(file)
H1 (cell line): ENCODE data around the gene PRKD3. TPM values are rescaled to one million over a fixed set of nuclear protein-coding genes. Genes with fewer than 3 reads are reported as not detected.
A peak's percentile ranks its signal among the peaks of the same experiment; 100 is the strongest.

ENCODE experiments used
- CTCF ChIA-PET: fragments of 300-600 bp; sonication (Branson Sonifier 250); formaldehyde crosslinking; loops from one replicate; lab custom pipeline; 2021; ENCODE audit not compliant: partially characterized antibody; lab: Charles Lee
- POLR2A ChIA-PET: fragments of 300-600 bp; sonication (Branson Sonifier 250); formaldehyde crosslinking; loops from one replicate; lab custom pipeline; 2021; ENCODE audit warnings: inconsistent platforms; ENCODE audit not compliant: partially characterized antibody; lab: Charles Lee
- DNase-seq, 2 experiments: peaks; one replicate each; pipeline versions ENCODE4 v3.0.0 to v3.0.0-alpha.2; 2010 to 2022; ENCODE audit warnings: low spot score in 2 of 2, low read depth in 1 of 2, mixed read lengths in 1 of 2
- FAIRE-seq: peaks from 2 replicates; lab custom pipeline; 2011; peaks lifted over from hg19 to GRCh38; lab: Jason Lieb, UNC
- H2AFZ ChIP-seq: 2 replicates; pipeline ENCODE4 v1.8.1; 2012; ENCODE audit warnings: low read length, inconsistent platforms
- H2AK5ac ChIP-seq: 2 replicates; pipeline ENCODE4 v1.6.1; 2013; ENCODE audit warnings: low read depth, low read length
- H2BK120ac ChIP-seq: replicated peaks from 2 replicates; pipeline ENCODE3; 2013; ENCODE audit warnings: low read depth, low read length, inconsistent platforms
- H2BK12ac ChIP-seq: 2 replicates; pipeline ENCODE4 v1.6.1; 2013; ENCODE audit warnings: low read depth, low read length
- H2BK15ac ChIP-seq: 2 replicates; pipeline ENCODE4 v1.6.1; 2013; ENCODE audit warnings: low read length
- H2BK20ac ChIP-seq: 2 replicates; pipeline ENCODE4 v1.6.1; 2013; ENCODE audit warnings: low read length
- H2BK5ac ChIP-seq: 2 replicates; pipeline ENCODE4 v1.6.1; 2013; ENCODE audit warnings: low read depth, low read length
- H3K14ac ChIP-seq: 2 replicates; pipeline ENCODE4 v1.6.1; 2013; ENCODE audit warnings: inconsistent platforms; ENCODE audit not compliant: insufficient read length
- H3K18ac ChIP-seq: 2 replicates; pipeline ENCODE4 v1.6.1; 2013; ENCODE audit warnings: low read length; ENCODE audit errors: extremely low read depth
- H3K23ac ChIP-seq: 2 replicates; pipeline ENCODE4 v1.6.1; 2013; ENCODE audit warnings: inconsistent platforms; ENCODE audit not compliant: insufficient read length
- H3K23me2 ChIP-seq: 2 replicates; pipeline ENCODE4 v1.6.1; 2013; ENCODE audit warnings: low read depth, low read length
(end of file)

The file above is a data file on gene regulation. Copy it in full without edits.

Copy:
H1 (cell line): ENCODE data around the gene PRKD3. TPM values are rescaled to one million over a fixed set of nuclear protein-coding genes. Genes with fewer than 3 reads are reported as not detected.
A peak's percentile ranks its signal among the peaks of the same experiment; 100 is the strongest.

ENCODE experiments used
- CTCF ChIA-PET: fragments of 300-600 bp; sonication (Branson Sonifier 250); formaldehyde crosslinking; loops from one replicate; lab custom pipeline; 2021; ENCODE audit not compliant: partially characterized antibody; lab: Charles Lee
- POLR2A ChIA-PET: fragments of 300-600 bp; sonication (Branson Sonifier 250); formaldehyde crosslinking; loops from one replicate; lab custom pipeline; 2021; ENCODE audit warnings: inconsistent platforms; ENCODE audit not compliant: partially characterized antibody; lab: Charles Lee
- DNase-seq, 2 experiments: peaks; one replicate each; pipeline versions ENCODE4 v3.0.0 to v3.0.0-alpha.2; 2010 to 2022; ENCODE audit warnings: low spot score in 2 of 2, low read depth in 1 of 2, mixed read lengths in 1 of 2
- FAIRE-seq: peaks from 2 replicates; lab custom pipeline; 2011; peaks lifted over from hg19 to GRCh38; lab: Jason Lieb, UNC
- H2AFZ ChIP-seq: 2 replicates; pipeline ENCODE4 v1.8.1; 2012; ENCODE audit warnings: low read length, inconsistent platforms
- H2AK5ac ChIP-seq: 2 replicates; pipeline ENCODE4 v1.6.1; 2013; ENCODE audit warnings: low read depth, low read length
- H2BK120ac ChIP-seq: replicated peaks from 2 replicates; pipeline ENCODE3; 2013; ENCODE audit warnings: low read depth, low read length, inconsistent platforms
- H2BK12ac ChIP-seq: 2 replicates; pipeline ENCODE4 v1.6.1; 2013; ENCODE audit warnings: low read depth, low read length
- H2BK15ac ChIP-seq: 2 replicates; pipeline ENCODE4 v1.6.1; 2013; ENCODE audit warnings: low read length
- H2BK20ac ChIP-seq: 2 replicates; pipeline ENCODE4 v1.6.1; 2013; ENCODE audit warnings: low read length
- H2BK5ac ChIP-seq: 2 replicates; pipeline ENCODE4 v1.6.1; 2013; ENCODE audit warnings: low read depth, low read length
- H3K14ac ChIP-seq: 2 replicates; pipeline ENCODE4 v1.6.1; 2013; ENCODE audit warnings: inconsistent platforms; ENCODE audit not compliant: insufficient read length
- H3K18ac ChIP-seq: 2 replicates; pipeline ENCODE4 v1.6.1; 2013; ENCODE audit warnings: low read length; ENCODE audit errors: extremely low read depth
- H3K23ac ChIP-seq: 2 replicates; pipeline ENCODE4 v1.6.1; 2013; ENCODE audit warnings: inconsistent platforms; ENCODE audit not compliant: insufficient read length
- H3K23me2 ChIP-seq: 2 replicates; pipeline ENCODE4 v1.6.1; 2013; ENCODE audit warnings: low read depth, low read length